Are users in your organization fully empowered to utilize their computers -- install and update software, define printers, and perform other routine tasks? Or do they have to call the help desk for every little thing they need done, frequently waiting several days only to be told, "No, we cannot do it" or "It will compromise security" or "It's just not allowed in our organization"?
Having worked in both types of organizations, and having managed the IT environment in an empowered organization as CIO/CISO, I have observed that users in the second type of organization have an antagonistic relationship with IT and information security. They feel security is someone else's responsibility. Experimentation and innovation are low. IT is usually overworked and understaffed and does not enjoy fulfilling the majority of requests, since they are routine and present no new challenges. The typical call volume for service is also very high.
In the empowered organization, users are more conscious of and more engaged in security. There is a collaborative relationship with IT, which is viewed as helpful. Users also recognize and accept information security as their responsibility.
Organizational information security rests on three pillars: technology, policy, and people. Getting the people part right is very important for any organization. Getting it wrong could hurt the organization in many ways. Users could intentionally bypass security measures they do not view as helpful. They could fail to disclose problems or share concerns. They could suppress important ideas and suggestions that could improve the security of the environment.
During a keynote address at a recent CISO Executive Summit in Washington, DC, Ira Winkler, CEO of Internet Security Advisors Group, told CISOs to create a collaborative relationship with users to keep IT from being labeled as the "Department of No." Justin Somaini, CISO of Yahoo, shared similar experiences during an afternoon keynote. He argued that it was important to get users within the organization to accept information security as their personal responsibility. One key way to accomplish this, he said, is to empower users.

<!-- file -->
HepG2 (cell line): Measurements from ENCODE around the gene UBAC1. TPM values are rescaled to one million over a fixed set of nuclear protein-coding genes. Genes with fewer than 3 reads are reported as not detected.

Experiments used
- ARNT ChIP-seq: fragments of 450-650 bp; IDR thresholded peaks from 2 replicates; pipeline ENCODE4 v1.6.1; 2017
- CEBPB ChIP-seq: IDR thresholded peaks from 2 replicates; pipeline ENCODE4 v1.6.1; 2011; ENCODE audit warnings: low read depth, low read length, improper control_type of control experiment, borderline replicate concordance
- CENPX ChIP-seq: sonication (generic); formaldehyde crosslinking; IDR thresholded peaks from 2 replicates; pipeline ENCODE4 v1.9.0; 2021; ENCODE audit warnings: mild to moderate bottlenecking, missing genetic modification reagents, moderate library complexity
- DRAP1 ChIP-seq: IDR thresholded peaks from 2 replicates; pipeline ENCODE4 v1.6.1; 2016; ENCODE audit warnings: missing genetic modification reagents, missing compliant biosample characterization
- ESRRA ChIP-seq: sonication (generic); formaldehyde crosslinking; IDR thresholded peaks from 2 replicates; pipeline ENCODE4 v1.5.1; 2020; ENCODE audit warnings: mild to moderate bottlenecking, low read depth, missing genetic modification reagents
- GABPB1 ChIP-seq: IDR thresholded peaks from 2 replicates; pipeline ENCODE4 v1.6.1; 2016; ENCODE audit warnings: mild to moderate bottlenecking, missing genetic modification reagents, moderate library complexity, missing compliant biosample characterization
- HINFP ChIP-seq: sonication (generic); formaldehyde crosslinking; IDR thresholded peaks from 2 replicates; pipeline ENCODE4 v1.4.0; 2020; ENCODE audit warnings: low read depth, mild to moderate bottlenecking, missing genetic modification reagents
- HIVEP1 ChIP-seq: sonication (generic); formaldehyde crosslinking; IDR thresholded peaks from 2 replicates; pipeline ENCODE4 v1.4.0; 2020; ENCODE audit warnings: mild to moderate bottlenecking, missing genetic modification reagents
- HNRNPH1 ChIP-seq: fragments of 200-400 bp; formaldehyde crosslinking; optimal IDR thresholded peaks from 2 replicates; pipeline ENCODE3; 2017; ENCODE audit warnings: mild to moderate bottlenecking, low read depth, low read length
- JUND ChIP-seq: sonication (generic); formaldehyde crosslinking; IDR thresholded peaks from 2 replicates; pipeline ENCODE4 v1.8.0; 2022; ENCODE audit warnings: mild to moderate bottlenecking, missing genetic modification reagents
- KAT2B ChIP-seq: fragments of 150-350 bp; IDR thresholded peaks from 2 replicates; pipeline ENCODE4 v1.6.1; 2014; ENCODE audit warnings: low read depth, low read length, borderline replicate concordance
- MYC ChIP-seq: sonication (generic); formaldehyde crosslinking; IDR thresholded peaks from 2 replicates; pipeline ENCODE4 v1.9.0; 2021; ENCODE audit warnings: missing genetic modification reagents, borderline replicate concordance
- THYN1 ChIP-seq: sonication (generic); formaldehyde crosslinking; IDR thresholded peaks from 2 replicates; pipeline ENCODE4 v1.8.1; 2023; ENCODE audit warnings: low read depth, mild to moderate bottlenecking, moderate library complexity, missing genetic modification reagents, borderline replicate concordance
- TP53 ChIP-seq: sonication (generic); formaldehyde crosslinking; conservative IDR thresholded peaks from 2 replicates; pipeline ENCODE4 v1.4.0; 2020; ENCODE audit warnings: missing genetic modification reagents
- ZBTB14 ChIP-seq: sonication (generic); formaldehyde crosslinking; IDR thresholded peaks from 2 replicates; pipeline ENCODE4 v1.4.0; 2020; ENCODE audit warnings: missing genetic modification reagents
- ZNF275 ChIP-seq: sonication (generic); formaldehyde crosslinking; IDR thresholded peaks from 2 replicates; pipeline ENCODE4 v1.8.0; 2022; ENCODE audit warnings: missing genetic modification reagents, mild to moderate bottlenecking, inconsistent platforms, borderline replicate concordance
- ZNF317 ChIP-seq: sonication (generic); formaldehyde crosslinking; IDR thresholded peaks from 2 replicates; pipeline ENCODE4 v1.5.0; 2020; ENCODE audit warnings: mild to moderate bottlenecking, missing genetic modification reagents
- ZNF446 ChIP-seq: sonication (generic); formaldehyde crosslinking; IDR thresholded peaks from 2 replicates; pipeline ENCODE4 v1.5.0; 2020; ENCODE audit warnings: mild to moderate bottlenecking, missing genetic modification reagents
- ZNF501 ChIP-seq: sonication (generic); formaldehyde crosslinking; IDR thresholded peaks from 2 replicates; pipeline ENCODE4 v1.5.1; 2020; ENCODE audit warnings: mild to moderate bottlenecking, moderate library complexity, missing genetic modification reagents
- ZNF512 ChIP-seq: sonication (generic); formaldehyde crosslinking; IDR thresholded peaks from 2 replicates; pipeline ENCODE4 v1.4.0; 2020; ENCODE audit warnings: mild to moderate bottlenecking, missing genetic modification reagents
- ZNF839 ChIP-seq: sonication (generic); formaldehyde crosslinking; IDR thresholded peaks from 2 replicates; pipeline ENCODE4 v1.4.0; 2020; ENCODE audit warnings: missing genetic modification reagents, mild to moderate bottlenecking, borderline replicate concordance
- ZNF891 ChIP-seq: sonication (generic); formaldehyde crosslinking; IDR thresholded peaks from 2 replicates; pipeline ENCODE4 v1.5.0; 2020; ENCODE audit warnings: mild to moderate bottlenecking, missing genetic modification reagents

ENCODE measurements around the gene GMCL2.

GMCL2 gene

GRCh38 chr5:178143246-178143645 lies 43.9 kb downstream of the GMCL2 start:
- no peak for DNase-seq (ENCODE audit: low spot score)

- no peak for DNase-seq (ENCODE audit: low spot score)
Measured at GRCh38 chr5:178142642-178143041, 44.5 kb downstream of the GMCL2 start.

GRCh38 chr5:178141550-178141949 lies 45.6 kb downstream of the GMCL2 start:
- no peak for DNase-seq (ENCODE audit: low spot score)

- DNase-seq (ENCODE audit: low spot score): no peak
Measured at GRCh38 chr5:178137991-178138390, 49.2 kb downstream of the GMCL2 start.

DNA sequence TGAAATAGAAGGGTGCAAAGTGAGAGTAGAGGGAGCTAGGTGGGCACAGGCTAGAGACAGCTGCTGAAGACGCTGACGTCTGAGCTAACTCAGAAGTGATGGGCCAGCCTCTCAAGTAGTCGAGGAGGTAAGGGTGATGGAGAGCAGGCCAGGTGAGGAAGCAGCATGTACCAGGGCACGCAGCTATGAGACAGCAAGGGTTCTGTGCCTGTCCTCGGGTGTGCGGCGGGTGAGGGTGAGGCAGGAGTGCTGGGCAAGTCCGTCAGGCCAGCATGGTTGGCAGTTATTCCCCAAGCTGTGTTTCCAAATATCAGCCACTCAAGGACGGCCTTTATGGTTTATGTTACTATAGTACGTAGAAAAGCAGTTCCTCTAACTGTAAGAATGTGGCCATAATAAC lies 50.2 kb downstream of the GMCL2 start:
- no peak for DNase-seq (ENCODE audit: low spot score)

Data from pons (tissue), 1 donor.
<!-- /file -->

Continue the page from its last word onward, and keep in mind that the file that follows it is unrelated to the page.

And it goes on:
Somaini found very little difference in security between empowered and non-empowered environments. But in my own experience, I have observed more virus infections and security issues in organizations with severe restrictions on user capabilities, primarily because the absence of a security culture promoted unsafe user behavior.
The remarks by Winkler and Somaini made me think of the safety culture I observed at a nuclear power plant early in my career. The organization was run according to key values such as safety, employee empowerment (with a questioning attitude), teamwork, customer service, excellence, and diversity. These values were consciously driven throughout the organization. All employees were empowered to question any order they believed would reduce safety. Supervisors could not penalize employees for such questioning. Everyone was encouraged to think continuously of ways to improve safety. Thus, germination of grassroots ideas from people closest to the work was part of the culture. This produced a highly safety-conscious workforce, superior team spirit, a collaborative relationship between workers and management -- and an excellent safety record.
The same principles could achieve a culture of information security within an organization. After all, information security isn't much different from safety.
Granted, in a few highly controlled, top-security environments, empowerment may not be appropriate. Users who work in these environments easily recognize and appreciate the restrictions. However, most enterprises would benefit greatly if a culture of security were cultivated throughout the organization. User empowerment and the cultivation of a collaborative relationship between IT and the user community may be the key ways to foster such a culture.
ó Mansur Hasib has served in CIO/CISO and other leadership roles in the public, private, and education sectors.